Tree Technology In Space – Japan To Develop ‘Wooden Satellites’
Japan explores the use of wood to make satellites with an eye on the space junk problem and reducing harm to Earth’s environment.
For over 60 years, humans have been propelling objects into space at an increasing pace. From the launch of one satellite, the first-ever, by the Soviet Union in 1957 to rocketing well over 900 in 2020, Earth's neighbourhood has become a crowded place.
As a result, there are an estimated 6,000 satellites in orbit currently, less than half of them operational.
Far from easing up, this crowd is set to swell greatly in the future as companies like SpaceX, Amazon, and OneWeb deploy “satellite constellations" in an effort to provide better and far-reaching low-cost Internet connectivity on Earth. The satellite fleets are planned to number in the tens of thousands if not more.
Safe to say, Earth's orbits are going to be too hot to handle, comprising not just active satellites doing useful work but, additionally, an increasing amount of trash or junk – lifeless leftovers that circle the planet endlessly till they likely one day fall back and burn up in the Earth's atmosphere.
The 'space debris' is going to get bigger with time as the nearly thousand or more estimated satellites go up year after year.
While there are some ideas on how to curb space debris, Japan recently planted the seed for a novel idea.
According to the BBC's reporting, Japanese company Sumitomo Forestry is set to work with Kyoto University to develop "the world's first satellites made out of wood by 2023".
The idea behind pursuing wood as satellite material is that it will burn up and not release harmful substances in the atmosphere upon re-entry.
The concern with metallic satellites, on the other hand, as stated by Kyoto University professor and Japanese astronaut Takao Doi to the BBC, are the leftover "tiny alumina particles which... float in the upper atmosphere for many years" and "affect the environment of the Earth" over time.
According to the report, Sumitomo Forestry has initiated research in this direction and, together with the university, will experiment "with different types of wood in extreme environments on Earth" to arrive at a viable material answer.
It appears at this point that the problem being solved with the possible use of wood will be not so much “space junk" but that of the junk that leads to the release of toxic material in the upper atmosphere after the re-entry burn. Because ultimately, if an object is to persist in orbit even after it is no longer operational, making it 'space junk', it doesn't matter whether the satellite is made of metal or wood.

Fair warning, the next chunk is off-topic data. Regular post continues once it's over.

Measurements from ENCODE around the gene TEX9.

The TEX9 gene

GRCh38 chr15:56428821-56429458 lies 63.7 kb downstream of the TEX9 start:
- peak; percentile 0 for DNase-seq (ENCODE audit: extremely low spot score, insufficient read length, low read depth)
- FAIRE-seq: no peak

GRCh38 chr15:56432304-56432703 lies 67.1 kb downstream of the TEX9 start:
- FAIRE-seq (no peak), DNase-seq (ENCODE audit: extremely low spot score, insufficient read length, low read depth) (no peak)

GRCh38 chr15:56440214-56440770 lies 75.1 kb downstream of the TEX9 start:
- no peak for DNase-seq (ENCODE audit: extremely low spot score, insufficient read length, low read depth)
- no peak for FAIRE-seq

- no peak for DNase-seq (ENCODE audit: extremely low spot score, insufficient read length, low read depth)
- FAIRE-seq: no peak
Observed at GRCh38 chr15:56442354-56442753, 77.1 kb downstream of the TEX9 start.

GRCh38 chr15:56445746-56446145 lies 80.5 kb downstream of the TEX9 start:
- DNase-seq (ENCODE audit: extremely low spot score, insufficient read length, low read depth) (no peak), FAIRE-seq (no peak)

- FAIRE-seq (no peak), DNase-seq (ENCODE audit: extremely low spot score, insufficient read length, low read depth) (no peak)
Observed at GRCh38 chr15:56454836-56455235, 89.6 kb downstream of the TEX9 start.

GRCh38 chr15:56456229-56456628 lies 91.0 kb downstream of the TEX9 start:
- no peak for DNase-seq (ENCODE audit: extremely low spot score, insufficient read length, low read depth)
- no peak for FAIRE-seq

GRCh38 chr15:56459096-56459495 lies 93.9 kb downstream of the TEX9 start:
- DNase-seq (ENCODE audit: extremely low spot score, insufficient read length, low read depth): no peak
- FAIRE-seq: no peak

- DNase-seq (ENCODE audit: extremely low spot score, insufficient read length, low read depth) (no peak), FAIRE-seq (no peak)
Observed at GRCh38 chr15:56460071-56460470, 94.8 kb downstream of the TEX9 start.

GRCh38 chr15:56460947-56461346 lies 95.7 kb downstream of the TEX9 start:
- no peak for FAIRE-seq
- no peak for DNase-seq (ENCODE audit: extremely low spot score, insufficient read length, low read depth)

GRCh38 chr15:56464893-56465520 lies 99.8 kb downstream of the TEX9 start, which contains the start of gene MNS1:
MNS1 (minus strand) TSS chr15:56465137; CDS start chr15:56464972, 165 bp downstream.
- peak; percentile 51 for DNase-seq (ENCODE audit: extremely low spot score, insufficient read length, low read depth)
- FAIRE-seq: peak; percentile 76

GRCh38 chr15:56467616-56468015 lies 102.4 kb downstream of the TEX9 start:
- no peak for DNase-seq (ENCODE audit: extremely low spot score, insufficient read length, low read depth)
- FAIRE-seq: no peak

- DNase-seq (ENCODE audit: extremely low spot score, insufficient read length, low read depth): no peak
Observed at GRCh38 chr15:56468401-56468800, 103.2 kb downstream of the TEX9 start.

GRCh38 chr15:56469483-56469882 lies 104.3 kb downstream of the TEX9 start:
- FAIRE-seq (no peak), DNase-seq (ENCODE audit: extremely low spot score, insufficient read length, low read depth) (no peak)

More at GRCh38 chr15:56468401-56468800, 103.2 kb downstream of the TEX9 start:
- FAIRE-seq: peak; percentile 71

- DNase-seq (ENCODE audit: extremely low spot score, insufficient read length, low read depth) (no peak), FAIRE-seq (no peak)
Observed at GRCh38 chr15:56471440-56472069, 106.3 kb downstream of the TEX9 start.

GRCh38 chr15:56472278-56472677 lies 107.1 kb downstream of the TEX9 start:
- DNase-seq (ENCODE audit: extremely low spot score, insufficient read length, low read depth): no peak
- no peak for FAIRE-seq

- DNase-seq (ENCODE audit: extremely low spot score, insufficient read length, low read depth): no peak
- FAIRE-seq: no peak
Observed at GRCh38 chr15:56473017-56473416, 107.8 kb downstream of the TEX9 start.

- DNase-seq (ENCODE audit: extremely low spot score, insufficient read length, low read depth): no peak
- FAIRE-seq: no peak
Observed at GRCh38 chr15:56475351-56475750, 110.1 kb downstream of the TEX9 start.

Additionally, the kind of things that end up adding to space junk is boosters and related components, which take satellites into orbit and are ejected out in the process. These parts won't be made of wood. And neither will whole satellites be made of wood. The metal parts inside the wooden structures will have to descend into the atmosphere too. These integrated components, especially the electronics, would cause harm to the planet's environment anyway despite the wooden housing.
The question of atmospheric contamination by the release of alumina particles in the aftermath of re-entry burn requires a closer, more precise look too.
It isn't clear or conclusive how much harm quantitatively these compounds are causing. In fact, in one case, the presence of alumina in the atmosphere is being considered as a way to cool the planet.
On the other hand, there are concerns, based on scientific research, that alumina build-up over time can deplete the ozone layer, leaving Earth more vulnerable to the Sun's harmful ultraviolet radiation.
Wood, though, has been no stranger to space. The Chinese have used a heat shield made of oak in the nose cone of the rocket on their recoverable satellites ("Fanhui Shi Weixing") in the past.
Even earlier, the United States National Aeronautics and Space Administration's Ranger 3 mission, whose objective was to study the Moon, involved a lunar capsule protected by a balsa wood outer casing.
Perhaps, the most interesting of wood's rendezvous with space had occurred more recently, in 2013, when a piece of the apple tree famously associated with Isaac Newton and his theory of gravity was carried up in space shuttle Atlantis.
Past instances aside, the Japanese idea of a wooden satellite may lead to wood's most advanced application in space. At the moment, there are no official details out from the company or university to know or predict what the end product will look like and how it will all work. Details will be awaited on what will certainly be an interesting and potentially important research-and-development exercise in space technology.
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